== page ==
Up to this point, C.S. Lewis has been ostensibly building an argument in favor of miracles, but at book's end he seems to have given up trying. Having made the case (or tried) for such events, Miracles's final chapters deal with the particular miracles of the Christian faith: the Virgin Birth, the various acts of Christ, and the Resurrection and Ascension. They are less justifications than elaborations, symbolic exegeses on their relevance to the Christian doctrine as a whole. Thus they are a philosophical Rorschach test: the Christian-minded will likely find the writing transcendent; the rest of us, a curiosity.

To the materialist, for instance, asking "whether Christ was able to do these things only because He was God or also because He was perfect man" is so much angels dancing on pinheads. One may as well ask if Jesus is terrific or awesome.

This isn't to say these chapters are entirely without insight. At one point Lewis appears to hold similar opinions on the magic world of imagination as Salman Rushdie:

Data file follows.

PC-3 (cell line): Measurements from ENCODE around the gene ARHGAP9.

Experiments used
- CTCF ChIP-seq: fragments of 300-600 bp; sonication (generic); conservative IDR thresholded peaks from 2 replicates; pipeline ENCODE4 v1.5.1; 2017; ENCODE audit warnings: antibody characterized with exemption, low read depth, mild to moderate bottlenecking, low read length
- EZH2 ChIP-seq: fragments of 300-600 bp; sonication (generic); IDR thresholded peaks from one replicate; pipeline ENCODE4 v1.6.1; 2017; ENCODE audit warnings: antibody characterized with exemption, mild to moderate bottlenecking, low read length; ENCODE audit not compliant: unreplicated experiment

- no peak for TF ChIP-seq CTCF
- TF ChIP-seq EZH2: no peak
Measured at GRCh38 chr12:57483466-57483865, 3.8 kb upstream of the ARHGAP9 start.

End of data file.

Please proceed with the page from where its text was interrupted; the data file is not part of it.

If we are in fact spirits, not Nature's offspring, then there must be some point (probably the brain) at which created spirit even now can produce effects on matter not by manipulation or technics but simply by the wish to do so. If that is what you mean by Magic then Magic is a reality manifested every time you move your hand or think a thought.

Except Rushdie didn't need to resort to spirits and hokum to make his point.

The problem, as always, are his premises. Lewis has made plenty of assumptions throughout the book, but the ones here at the end are truly staggering. At one point (page 208) he makes an offhand remark about clothes being a result of The Fall, which assumes there was a "first family" of Adam and Eve who lived in a primordial garden and were tempted to eat a bad apple by a talking serpent. Lewis has not yet made quarrel with evolution and cosmology, and yet he here gives credence to an obviously fantastical creation myth. Is it real, or isn't it? How is "Human death, according to the Christians... a result of human sin" when every single organism that has ever lived has died? Did The Fall really happen, or not?